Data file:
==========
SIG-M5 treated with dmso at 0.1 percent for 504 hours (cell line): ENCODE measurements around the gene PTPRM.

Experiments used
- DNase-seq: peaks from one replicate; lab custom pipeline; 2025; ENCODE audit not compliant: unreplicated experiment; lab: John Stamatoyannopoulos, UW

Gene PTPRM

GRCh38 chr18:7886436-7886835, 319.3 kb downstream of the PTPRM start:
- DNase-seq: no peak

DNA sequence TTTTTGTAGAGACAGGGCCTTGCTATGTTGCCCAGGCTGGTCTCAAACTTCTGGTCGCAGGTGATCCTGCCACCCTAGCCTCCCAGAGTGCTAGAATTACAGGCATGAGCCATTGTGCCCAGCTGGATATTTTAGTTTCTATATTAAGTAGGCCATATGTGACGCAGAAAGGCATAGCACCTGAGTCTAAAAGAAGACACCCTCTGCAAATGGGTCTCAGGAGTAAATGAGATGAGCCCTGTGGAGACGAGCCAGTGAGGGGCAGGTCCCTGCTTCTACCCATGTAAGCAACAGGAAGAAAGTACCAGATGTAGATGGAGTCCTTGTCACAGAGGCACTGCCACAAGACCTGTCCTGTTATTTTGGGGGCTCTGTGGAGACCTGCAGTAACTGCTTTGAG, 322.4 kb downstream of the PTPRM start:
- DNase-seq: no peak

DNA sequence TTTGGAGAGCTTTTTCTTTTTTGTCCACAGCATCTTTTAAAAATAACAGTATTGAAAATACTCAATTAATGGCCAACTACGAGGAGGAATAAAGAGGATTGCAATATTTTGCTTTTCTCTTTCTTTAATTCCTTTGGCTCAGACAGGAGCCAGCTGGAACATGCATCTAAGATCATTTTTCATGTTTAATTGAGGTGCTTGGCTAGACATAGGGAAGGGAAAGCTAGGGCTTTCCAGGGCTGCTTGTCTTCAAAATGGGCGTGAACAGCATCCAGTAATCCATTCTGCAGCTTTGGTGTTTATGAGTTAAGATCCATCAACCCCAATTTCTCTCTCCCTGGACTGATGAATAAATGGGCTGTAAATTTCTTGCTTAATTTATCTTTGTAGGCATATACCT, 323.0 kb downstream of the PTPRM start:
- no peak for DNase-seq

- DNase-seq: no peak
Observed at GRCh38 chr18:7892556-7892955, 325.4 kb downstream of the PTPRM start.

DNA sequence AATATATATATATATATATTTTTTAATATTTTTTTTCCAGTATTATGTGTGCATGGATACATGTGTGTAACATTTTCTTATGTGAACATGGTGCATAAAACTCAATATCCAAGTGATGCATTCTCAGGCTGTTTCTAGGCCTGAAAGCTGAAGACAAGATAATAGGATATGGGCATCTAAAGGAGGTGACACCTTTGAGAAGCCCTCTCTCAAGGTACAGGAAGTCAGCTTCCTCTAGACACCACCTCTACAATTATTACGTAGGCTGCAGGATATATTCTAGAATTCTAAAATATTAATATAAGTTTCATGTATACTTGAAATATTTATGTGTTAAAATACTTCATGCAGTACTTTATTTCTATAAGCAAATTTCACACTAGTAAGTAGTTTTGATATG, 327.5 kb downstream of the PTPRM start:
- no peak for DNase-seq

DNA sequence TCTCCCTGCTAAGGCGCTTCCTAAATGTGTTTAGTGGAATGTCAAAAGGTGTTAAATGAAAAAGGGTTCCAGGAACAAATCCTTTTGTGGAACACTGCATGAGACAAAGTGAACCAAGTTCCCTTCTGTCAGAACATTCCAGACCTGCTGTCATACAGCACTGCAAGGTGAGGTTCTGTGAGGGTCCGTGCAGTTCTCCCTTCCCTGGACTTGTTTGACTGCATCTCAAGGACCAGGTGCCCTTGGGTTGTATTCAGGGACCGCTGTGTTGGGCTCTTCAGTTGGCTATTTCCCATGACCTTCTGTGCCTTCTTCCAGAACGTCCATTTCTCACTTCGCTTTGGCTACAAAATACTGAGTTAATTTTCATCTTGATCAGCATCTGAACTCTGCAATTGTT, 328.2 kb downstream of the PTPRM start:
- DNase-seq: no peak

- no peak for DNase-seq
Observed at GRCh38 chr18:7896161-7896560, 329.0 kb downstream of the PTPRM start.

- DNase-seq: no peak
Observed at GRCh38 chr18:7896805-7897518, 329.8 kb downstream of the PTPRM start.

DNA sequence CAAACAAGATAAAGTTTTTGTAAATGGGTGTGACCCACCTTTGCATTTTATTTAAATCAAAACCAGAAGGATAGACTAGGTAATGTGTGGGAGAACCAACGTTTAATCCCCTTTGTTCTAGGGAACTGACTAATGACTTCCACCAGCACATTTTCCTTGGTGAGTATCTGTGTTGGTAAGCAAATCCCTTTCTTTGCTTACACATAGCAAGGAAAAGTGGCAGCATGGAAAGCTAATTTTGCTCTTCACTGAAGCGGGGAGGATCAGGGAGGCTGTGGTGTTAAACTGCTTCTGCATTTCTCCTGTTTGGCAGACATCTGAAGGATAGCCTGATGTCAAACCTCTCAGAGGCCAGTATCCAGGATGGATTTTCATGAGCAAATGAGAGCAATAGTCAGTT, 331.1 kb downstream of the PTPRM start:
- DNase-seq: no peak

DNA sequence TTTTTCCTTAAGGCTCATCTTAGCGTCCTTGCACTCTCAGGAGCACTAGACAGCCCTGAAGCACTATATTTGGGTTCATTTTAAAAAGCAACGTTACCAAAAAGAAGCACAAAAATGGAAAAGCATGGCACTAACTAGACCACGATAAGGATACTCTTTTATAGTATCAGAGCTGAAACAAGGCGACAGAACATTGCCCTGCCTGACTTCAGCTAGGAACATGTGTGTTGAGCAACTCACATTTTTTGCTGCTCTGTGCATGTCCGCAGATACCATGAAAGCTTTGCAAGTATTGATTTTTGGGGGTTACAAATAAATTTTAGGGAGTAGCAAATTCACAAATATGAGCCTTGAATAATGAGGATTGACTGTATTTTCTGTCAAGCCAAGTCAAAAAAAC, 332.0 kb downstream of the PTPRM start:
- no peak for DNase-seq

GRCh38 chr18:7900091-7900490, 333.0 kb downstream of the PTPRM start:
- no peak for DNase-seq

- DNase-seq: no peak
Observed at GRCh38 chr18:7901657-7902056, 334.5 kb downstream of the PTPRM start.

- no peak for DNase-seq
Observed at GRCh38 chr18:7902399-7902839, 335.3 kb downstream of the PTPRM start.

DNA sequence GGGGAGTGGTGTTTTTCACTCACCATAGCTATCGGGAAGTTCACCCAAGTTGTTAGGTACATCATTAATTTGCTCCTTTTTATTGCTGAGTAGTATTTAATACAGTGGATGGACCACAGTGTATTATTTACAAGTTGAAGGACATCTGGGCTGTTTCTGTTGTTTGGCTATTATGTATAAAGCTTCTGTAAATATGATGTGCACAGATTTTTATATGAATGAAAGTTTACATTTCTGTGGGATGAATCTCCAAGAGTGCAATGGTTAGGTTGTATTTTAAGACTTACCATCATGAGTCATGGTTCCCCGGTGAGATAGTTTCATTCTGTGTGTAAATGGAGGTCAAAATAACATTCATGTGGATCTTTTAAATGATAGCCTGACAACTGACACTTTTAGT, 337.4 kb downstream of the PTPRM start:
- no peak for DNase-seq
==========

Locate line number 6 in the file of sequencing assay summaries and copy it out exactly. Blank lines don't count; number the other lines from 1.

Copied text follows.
- DNase-seq: no peak